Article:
Reports: Microsoft search chief leaving to form startup

Reports said Microsoft's search chief is leaving to form his own Seattle-based company.

The executive in charge of leading Microsoft's battle against search giant Google is leaving the company to form his own venture, according to published reports.

The Wall Street Journal reported late Wednesday that Chris Payne, corporate vice president of Windows Live search, plans to leave his job and form a company in Seattle. According to the report, his departure is part of a set of changes in the organization since Microsoft appointed former executive Steve Berkowitz last year as senior vice president to lead its online group.

Microsoft has declined to comment on reports of Payne's leaving, and his biography remained on Microsoft's Web site Thursday.

According to the bio, Payne is in charge of "delivering the best search experience for customers and helping them find the information that is important to them," as well as overseeing Windows Live Shopping.

Published reports did not make it clear if Payne plans to leave Microsoft for his own reasons or if the company is letting him go. However, Microsoft's search and online business has not been faring well against Google since Microsoft unveiled a plan in November 2005 to rename its search engine Windows Live Search and develop other Web-based services under that moniker in an attempt to take more of the online advertising market. The company at the time also announced a small-business hosted package called Office Live.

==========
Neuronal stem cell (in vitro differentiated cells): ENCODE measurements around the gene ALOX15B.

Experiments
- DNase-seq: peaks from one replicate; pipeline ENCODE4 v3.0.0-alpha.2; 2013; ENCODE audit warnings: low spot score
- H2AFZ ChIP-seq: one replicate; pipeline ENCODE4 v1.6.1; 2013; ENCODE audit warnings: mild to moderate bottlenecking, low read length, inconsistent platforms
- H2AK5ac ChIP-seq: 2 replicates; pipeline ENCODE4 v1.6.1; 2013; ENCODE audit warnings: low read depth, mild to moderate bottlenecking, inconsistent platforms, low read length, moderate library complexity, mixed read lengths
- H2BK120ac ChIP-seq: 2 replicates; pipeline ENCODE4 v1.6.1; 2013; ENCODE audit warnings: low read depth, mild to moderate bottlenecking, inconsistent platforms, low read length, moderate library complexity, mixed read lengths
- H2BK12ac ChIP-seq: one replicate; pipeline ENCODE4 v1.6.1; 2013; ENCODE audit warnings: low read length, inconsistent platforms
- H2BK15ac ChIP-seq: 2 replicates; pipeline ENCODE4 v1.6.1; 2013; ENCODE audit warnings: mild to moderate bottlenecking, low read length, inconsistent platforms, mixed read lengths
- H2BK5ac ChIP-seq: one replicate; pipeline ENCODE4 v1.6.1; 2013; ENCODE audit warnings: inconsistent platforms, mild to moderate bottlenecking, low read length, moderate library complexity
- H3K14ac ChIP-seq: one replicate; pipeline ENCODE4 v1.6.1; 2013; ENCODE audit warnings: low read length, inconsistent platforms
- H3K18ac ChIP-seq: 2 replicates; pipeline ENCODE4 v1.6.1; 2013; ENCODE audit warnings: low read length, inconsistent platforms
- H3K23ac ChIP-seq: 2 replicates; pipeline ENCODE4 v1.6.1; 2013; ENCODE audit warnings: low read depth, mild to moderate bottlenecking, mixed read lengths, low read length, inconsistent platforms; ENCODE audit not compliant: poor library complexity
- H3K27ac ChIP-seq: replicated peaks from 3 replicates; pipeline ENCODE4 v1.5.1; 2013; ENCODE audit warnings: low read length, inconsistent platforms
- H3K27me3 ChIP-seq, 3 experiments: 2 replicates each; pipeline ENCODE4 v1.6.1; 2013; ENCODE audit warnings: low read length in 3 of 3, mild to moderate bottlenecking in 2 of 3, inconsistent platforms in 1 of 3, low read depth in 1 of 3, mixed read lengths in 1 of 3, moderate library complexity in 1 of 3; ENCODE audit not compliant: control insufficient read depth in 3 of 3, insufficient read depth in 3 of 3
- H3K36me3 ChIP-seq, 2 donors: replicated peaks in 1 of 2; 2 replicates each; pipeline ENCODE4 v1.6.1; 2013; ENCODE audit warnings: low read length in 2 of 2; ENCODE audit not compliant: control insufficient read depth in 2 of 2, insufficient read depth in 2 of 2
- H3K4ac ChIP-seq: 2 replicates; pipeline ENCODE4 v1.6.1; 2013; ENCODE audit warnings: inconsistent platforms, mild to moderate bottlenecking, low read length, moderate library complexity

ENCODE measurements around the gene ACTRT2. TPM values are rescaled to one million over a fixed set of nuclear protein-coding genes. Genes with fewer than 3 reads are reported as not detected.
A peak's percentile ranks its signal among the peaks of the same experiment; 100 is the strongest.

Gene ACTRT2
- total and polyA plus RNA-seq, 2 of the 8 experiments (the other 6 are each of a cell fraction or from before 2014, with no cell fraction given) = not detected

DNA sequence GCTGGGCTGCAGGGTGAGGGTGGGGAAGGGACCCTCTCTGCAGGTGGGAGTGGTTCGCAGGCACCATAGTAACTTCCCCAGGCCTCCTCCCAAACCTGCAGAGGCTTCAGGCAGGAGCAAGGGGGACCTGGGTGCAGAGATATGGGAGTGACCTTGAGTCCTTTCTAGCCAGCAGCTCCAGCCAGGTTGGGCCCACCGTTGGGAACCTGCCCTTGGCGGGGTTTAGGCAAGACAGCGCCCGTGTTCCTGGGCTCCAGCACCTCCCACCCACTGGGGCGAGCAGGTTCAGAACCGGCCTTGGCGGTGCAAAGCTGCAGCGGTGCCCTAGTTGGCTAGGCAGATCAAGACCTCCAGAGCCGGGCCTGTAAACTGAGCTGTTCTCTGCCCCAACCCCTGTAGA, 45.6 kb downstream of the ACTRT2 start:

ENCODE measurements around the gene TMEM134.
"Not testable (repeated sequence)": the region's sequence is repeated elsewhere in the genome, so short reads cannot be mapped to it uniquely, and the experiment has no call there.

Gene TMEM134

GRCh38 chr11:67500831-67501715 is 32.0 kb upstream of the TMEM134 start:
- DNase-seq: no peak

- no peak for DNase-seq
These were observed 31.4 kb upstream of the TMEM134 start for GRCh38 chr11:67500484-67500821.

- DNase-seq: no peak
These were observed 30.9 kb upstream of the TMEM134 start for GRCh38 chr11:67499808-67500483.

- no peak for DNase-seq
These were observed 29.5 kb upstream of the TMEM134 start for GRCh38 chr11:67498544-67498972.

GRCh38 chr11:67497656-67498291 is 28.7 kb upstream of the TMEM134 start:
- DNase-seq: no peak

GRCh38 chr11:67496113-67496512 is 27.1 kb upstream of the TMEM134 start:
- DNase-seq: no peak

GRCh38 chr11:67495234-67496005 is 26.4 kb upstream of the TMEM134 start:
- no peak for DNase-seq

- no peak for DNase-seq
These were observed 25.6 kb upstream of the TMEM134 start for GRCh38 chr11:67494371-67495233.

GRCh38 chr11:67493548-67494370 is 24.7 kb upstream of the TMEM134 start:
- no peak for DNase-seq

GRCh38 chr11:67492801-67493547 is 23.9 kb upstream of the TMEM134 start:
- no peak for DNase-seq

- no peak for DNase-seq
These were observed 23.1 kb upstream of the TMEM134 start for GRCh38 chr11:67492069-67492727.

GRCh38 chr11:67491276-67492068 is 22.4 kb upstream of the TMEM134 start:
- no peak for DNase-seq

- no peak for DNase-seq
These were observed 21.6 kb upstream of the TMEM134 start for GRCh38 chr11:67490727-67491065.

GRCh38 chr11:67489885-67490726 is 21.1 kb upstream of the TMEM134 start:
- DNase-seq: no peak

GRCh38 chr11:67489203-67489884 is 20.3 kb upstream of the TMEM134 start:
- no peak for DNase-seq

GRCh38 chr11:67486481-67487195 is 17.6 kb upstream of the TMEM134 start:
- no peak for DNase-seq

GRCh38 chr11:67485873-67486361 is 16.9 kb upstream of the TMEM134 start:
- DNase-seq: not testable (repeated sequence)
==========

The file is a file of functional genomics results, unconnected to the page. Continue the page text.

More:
Just last week in a conference call financial analysts from UBS Investment Research said Microsoft's search business is "massively underperforming" against Google in both the incidence of search queries and in advertising revenue. They also predicted that the gap between the two companies in this market would not be closing anytime soon unless Microsoft takes drastic measures to ramp up its search strategy by striking deals with enterprise partners and finding legal ways to link its online offerings to its popular enterprise software products.

Revenue from Microsoft's online properties also remained relatively flat over the last fiscal year despite the company's increased investment to bolster this part of its business.

Before taking over Microsoft's Windows Live Search team, Payne was vice president of, where he managed MSN Search, the home page, MSN Autos, MSN Entertainment, MSNBC, Slate and the MSN Channels properties.

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